I will answer by giving an example. A People’s Assembly was held in Estonia in 2013. Five hundred people selected randomly from the voters’ roll met and decided matters concerning state governance and funding for political parties. One of the matters voted on was direct presidential elections in Estonia. The Estonian Centre Party had been saying for years that people wanted to elect the president directly. Decision-makers were sure that the People’s Assembly would support the proposal. Thorough explanations on the background for each decision, as well as the impacts and consequences of voting for or against each proposal, were given to the people in the assembly. The proposal on direct presidential elections was not supported by the People’s Assembly and nobody has publicly promoted the idea in Estonia since.

The decision-makers’ support depends on their positive experience of participation and involvement. A decision-maker in a village may be a participant on the state level and vice versa. Fear dominates as long as there is no experience. Maybe people are dumb? Maybe people are manipulated by hostile forces? The more experience we have in well-prepared and managed collective decision-making, the more open the decision-makers are toward participation. It is up to all of us to make such a positive experience happen in schools’ boards of trustees, student representative bodies, local councils, the state, the European Union.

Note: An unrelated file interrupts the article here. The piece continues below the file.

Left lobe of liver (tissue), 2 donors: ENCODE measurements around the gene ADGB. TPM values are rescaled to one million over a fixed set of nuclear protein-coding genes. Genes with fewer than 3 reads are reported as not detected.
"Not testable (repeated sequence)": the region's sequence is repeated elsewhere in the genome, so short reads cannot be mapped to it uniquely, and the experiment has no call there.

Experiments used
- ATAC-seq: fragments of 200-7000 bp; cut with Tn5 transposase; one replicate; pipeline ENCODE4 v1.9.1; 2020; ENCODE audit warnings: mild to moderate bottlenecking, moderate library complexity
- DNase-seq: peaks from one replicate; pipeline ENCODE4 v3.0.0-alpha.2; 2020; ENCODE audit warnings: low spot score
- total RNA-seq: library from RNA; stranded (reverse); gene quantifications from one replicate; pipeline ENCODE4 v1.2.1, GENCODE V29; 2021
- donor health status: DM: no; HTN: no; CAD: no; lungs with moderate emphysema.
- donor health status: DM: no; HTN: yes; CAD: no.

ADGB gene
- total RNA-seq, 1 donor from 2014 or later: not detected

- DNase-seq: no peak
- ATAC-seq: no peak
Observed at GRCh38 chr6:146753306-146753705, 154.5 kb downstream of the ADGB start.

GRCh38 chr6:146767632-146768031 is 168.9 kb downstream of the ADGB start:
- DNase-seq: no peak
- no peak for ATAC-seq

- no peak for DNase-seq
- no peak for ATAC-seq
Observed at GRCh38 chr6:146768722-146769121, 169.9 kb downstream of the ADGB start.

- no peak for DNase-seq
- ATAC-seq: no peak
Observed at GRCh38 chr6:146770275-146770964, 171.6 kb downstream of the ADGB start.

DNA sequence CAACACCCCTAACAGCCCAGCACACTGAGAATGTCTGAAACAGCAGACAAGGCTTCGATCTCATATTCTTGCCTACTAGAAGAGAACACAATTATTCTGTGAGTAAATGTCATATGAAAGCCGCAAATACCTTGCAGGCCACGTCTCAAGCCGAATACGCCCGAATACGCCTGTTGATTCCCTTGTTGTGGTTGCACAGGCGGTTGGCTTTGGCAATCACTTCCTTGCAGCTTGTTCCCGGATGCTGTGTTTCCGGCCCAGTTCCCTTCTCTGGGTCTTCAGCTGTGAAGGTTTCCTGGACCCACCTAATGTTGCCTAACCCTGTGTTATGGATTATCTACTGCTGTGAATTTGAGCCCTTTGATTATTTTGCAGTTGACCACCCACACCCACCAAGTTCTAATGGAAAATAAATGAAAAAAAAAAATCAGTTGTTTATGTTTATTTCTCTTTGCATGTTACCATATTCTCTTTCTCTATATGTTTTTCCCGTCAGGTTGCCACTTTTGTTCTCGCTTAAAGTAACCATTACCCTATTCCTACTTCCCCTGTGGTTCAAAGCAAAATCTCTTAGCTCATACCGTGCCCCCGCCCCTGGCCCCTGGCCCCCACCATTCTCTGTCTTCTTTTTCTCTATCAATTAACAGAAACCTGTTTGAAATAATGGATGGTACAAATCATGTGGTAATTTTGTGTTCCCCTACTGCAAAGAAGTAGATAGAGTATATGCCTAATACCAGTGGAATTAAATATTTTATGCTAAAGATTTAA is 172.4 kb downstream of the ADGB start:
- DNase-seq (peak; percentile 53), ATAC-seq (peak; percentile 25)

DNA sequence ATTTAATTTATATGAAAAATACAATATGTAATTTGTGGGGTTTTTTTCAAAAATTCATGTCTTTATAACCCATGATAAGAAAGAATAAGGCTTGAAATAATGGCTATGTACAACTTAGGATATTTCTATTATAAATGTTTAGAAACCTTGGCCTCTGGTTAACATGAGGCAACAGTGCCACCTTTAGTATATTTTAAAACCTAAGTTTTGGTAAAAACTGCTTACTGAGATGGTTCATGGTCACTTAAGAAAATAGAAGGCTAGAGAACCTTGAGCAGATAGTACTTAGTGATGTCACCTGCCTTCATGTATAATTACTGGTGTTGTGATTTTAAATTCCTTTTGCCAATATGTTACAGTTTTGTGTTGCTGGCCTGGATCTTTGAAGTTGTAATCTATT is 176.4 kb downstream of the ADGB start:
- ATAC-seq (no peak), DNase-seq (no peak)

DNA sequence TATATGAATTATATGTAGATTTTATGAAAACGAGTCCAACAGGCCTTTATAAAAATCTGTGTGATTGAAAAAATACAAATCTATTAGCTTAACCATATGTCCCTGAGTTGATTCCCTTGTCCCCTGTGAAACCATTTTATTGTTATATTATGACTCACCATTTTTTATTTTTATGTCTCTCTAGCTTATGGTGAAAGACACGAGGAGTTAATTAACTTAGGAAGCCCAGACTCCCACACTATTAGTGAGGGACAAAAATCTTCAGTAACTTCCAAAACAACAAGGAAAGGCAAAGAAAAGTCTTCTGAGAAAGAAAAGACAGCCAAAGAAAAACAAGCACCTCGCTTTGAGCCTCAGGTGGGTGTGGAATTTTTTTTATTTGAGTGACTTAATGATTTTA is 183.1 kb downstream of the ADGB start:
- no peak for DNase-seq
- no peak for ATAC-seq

What are the three things you would advise young people to do to be able to participate in decision-making even more?

  • Look for humaneness and cooperation. Alari Rammo discusses this very well in his recent opinion piece. I quote: “If representatives of different interests respect each other as individuals, then the worn-out notion of cooperation will actually work: we communicate, we get along, we do things together, while recognising each other’s different interests and roles; and if we bicker, we make up and reach an agreement before the day is over.”